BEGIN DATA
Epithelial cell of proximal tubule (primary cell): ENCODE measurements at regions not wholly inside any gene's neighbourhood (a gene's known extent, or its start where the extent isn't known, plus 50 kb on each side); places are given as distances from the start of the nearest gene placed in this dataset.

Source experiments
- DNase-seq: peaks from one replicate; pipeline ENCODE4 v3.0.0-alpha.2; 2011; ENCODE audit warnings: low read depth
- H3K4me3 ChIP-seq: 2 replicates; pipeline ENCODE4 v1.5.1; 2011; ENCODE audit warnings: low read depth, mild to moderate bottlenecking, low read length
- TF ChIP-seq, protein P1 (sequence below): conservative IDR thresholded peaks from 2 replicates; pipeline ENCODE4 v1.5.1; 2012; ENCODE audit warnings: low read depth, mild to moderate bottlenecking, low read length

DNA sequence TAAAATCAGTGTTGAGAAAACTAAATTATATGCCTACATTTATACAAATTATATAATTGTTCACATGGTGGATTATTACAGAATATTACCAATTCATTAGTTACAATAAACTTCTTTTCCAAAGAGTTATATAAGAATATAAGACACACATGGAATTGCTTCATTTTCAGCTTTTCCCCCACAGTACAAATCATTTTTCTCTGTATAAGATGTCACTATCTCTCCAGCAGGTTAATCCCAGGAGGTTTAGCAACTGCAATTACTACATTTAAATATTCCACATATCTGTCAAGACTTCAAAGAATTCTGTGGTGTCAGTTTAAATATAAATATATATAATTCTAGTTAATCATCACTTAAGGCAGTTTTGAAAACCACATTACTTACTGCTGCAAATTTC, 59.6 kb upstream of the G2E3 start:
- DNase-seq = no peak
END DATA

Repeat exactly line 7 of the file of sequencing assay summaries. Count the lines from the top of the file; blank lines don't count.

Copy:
- DNase-seq = no peak